The Uglows now know from the expert reports at the inquest that sepsis set in around midnight.
‘When we were told that, we thought: ‘Gosh, she was so unlucky it happened at night. If it had happened during the day, maybe somebody would have spotted something,’ ‘ says Natalia.
‘So the most painful thing for us was to learn in the report that she went to get help from her teachers at 6.15am. Her phone records show that about midnight she was searching for causes of back pain — and at 6am she was searching for symptoms of a heart attack.
‘She told the teachers her heart was racing. They said they thought it was anxiety. Who has anxiety at 6am for no reason? She wasn’t a nutcase. She was a fit, healthy girl.’
Natalia’s fury as a mother is understandable. Two of three medical experts, including one of the world’s leading microbiologists, Professor Andrew Lever, advised at the five-day inquest that, had Ana received urgent medical attention at 6.15am, she would, on the balance of probability, have survived.
However, a third disagreed, telling the inquest that Ana would have needed to go to hospital at least six hours prior to the time of her death to have prevented a fatal outcome. As the Avon coroner, Maria Voison, pointed out in her summing up, it is easy to be wise with the benefit of hindsight.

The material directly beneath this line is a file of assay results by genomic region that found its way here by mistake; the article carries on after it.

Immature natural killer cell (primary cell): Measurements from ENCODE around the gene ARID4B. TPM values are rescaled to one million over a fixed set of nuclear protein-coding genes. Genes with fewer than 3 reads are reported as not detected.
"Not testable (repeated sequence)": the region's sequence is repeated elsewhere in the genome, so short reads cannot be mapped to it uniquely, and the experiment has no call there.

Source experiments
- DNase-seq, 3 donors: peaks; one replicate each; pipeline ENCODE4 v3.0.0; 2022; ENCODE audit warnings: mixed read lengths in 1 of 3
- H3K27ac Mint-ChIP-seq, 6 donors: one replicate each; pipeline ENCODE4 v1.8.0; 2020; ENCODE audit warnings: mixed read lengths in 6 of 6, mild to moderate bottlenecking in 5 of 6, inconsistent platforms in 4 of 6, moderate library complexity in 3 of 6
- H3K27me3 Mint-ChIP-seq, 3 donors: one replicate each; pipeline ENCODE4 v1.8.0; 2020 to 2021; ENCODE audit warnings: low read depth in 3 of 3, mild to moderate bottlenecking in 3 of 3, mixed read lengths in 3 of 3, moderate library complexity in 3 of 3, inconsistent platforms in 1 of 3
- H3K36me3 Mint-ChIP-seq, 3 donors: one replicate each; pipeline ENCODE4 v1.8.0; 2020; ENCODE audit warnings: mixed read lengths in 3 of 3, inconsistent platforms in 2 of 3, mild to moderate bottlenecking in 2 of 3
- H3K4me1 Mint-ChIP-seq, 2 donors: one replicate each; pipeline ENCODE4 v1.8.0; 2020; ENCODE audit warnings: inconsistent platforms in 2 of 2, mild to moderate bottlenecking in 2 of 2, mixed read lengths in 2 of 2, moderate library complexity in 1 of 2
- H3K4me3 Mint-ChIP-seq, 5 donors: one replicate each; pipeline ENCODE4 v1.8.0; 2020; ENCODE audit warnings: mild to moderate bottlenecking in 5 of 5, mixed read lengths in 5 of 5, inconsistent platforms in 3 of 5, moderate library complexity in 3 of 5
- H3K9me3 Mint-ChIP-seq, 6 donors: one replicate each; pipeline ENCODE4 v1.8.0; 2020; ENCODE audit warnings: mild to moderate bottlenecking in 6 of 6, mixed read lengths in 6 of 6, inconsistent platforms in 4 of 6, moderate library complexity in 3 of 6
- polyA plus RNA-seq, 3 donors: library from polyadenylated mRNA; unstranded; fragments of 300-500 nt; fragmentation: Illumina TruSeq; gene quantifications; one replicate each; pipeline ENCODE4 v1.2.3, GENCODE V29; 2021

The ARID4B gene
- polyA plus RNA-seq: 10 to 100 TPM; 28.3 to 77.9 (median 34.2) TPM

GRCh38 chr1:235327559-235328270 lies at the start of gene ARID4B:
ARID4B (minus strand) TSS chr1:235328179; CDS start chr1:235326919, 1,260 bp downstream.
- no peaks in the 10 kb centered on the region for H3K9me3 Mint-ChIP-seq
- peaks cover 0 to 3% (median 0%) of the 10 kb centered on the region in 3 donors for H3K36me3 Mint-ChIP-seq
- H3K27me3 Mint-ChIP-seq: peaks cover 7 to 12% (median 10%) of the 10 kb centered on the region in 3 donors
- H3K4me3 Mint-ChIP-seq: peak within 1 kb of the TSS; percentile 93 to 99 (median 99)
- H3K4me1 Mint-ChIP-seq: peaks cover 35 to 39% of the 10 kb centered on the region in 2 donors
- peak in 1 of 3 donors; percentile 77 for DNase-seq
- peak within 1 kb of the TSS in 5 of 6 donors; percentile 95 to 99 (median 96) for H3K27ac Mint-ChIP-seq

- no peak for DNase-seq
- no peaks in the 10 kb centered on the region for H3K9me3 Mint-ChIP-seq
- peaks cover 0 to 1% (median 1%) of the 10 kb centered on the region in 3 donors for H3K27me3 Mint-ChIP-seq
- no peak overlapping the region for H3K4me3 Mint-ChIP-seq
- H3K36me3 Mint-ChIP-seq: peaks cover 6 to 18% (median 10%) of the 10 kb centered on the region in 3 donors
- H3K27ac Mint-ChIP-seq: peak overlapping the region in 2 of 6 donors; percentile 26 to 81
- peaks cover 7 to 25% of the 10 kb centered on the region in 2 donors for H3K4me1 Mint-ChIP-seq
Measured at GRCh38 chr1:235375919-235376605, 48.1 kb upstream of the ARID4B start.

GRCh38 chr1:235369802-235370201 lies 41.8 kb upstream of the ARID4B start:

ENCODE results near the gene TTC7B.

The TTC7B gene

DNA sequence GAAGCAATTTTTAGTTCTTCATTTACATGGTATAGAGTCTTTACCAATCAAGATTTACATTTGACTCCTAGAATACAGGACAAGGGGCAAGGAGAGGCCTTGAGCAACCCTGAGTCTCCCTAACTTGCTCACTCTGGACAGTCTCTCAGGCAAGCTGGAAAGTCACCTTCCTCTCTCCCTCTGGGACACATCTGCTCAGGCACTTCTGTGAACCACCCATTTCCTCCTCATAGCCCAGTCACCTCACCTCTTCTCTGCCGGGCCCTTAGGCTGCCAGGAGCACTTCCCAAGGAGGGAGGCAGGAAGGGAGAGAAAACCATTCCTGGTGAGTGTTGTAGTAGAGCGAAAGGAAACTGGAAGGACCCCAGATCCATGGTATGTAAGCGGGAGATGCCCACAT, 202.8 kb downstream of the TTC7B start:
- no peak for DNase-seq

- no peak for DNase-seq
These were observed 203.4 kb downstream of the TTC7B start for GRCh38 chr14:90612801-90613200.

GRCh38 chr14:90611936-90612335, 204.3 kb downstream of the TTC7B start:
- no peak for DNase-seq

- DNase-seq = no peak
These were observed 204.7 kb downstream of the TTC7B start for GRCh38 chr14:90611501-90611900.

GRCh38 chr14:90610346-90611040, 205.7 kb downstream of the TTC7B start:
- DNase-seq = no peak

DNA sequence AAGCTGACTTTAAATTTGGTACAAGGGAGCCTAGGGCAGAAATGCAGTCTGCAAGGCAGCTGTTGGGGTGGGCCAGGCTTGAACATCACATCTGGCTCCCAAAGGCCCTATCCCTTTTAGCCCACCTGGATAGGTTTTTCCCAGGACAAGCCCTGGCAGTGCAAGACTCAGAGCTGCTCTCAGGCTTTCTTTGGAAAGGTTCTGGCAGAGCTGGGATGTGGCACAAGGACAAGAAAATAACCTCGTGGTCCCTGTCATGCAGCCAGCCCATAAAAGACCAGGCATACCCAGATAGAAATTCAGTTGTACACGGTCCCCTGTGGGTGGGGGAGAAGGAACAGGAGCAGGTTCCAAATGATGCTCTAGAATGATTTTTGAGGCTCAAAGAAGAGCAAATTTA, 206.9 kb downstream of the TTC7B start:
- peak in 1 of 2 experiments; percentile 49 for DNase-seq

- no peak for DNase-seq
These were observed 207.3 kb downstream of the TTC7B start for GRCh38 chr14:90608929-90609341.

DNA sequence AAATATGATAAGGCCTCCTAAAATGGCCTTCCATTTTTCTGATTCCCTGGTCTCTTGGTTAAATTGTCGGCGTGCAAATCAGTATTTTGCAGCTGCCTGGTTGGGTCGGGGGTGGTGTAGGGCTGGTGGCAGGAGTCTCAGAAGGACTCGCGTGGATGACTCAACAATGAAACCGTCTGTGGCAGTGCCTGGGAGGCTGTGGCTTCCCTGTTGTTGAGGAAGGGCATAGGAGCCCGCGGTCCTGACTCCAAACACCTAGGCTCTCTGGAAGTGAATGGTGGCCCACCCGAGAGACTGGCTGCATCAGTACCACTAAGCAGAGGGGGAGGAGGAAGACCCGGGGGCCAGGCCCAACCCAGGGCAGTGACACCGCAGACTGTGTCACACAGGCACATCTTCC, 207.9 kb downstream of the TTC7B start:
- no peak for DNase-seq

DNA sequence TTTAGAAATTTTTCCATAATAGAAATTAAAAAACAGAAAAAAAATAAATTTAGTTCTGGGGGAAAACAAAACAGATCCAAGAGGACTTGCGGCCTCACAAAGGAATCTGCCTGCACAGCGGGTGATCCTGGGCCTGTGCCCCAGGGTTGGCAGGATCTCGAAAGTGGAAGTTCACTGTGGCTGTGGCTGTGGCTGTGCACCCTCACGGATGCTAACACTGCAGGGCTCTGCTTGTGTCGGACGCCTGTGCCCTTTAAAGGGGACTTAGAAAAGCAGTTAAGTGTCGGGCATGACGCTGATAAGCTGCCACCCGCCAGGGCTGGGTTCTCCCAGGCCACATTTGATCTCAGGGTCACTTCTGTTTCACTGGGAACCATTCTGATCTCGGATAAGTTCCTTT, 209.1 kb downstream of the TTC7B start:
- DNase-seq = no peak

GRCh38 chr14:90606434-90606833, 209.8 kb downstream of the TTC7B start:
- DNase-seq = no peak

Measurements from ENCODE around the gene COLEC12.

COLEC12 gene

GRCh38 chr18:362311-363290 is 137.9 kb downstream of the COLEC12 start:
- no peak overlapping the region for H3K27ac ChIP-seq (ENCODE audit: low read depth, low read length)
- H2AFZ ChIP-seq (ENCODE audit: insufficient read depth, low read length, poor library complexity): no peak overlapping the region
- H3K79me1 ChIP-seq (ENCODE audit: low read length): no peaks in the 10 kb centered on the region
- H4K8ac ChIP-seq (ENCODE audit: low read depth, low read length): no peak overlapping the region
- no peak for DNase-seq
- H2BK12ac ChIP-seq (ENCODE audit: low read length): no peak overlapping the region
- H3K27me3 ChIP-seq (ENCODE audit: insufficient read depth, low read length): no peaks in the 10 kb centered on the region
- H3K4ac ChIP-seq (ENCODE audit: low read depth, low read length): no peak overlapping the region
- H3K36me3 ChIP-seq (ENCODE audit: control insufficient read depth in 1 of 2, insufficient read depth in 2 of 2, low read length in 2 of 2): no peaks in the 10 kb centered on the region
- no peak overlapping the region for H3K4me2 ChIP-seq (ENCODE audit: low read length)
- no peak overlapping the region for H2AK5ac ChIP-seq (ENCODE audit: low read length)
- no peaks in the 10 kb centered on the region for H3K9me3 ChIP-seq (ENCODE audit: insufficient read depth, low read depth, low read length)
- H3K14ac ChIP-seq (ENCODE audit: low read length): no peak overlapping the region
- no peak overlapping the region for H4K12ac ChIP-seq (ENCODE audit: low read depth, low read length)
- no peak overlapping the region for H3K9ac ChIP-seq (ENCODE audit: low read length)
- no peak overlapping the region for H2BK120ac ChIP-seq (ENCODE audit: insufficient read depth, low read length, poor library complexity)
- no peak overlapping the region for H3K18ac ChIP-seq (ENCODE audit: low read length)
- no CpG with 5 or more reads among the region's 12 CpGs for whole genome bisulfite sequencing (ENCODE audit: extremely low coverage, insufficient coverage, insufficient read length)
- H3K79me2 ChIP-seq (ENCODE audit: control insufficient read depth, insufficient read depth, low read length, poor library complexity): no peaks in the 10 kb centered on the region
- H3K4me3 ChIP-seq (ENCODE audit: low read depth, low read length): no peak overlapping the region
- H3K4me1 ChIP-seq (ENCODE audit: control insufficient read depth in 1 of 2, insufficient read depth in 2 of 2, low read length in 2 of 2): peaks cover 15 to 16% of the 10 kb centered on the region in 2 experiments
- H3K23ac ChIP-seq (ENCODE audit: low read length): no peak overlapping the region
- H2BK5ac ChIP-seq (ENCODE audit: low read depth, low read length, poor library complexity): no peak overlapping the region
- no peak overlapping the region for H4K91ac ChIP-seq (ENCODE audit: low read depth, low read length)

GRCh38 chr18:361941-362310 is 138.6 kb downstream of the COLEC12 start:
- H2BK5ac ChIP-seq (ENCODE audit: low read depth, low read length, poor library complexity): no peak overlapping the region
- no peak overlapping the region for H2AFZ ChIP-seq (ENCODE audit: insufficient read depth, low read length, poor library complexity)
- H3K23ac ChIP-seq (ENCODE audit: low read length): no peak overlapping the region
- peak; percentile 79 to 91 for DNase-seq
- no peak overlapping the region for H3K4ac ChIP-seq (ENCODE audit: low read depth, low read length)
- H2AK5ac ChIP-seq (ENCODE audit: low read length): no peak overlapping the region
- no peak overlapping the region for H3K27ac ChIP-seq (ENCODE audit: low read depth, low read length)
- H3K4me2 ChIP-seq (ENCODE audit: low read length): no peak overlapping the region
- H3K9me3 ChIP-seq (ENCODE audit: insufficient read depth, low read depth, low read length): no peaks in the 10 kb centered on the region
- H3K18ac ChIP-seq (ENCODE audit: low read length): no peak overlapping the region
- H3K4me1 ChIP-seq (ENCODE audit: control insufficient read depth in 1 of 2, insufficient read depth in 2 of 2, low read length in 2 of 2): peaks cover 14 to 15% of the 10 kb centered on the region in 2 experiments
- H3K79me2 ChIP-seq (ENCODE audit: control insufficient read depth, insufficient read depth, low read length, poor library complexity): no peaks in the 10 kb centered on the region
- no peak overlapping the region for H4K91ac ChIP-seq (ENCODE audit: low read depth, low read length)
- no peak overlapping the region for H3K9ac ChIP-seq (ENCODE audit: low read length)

Reaching a narrative conclusion, she said she couldn’t find any gross failures by either teacher in this case and made no criticisms of them. She did advise that she was writing to all schools to raise awareness of sepsis.
The Uglows vehemently disagree. They now intend to take civil action against the school in the High Court. ‘This isn’t about sepsis. This is about taking responsibility,’ says David.
Following the post-mortem examination, Ana’s body was returned to the United Kingdom on Christmas Eve.
‘On Christmas Day we saw her for the first time,’ says Natalia. ‘We’d had to choose clothes for her to wear. Sophia helped. We picked some nice boots, black tights, a close-fitting skirt over the knee and a silky shirt that was black and sand colour. She had some earrings and a necklace I’d bought her from Japan.
‘We spent Christmas Day holding our dead daughter’s hand and went to see her twice a week after that, until they told us: ‘Look, it’s not a good idea any more.’